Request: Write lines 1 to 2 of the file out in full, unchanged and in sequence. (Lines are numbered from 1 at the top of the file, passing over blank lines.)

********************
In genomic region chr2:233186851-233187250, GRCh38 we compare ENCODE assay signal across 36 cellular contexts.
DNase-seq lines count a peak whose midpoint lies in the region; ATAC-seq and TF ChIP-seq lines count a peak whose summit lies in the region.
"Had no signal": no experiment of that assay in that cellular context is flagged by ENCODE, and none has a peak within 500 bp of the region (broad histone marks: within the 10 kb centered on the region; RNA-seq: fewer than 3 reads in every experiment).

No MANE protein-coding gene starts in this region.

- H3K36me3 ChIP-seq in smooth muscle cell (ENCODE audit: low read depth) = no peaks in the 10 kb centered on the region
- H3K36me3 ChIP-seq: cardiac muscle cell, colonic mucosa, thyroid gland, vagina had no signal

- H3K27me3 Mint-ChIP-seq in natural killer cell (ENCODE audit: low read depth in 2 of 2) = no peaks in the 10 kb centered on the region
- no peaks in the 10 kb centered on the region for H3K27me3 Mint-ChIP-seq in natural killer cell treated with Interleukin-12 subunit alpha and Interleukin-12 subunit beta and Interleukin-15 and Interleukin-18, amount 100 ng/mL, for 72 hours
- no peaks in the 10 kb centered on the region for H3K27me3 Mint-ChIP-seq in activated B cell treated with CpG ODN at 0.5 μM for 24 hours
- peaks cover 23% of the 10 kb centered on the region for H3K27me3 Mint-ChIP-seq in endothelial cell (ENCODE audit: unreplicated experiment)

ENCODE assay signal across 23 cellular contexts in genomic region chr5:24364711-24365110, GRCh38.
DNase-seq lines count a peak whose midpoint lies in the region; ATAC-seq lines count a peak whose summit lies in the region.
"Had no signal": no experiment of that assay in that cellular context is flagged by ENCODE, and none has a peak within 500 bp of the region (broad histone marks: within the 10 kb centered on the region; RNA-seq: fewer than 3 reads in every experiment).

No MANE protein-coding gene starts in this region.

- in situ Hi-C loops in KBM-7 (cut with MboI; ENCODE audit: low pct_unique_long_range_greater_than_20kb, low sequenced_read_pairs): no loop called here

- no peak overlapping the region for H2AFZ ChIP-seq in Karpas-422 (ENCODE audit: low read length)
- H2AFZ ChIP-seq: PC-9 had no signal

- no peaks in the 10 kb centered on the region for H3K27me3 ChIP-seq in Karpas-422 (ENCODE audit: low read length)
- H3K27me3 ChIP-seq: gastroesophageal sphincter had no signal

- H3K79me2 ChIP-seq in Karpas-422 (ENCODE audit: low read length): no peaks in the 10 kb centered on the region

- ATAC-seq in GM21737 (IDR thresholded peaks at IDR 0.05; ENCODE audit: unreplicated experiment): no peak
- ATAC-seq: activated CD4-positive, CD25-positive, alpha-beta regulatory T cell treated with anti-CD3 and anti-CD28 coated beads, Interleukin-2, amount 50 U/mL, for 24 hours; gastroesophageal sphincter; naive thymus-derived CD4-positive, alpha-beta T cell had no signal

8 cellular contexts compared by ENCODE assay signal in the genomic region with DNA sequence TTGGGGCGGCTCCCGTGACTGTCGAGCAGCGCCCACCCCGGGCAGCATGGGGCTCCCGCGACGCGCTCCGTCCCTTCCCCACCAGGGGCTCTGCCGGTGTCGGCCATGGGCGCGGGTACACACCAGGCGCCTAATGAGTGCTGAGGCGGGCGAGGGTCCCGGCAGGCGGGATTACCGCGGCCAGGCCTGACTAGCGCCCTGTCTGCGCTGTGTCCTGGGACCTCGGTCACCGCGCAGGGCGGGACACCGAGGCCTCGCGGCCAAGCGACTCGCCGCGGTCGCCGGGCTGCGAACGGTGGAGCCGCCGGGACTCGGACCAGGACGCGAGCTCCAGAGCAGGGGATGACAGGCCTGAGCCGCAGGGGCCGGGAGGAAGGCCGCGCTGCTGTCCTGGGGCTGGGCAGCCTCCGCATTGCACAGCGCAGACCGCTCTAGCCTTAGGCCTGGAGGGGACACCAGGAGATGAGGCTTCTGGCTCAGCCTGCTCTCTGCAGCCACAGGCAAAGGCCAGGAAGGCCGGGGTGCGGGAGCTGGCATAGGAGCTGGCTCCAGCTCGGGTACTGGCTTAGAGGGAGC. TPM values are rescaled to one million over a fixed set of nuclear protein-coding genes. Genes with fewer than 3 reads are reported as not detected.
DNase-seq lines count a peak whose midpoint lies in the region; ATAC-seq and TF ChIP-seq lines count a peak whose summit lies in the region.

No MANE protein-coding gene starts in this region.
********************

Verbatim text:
In genomic region chr2:233186851-233187250, GRCh38 we compare ENCODE assay signal across 36 cellular contexts.
DNase-seq lines count a peak whose midpoint lies in the region; ATAC-seq and TF ChIP-seq lines count a peak whose summit lies in the region.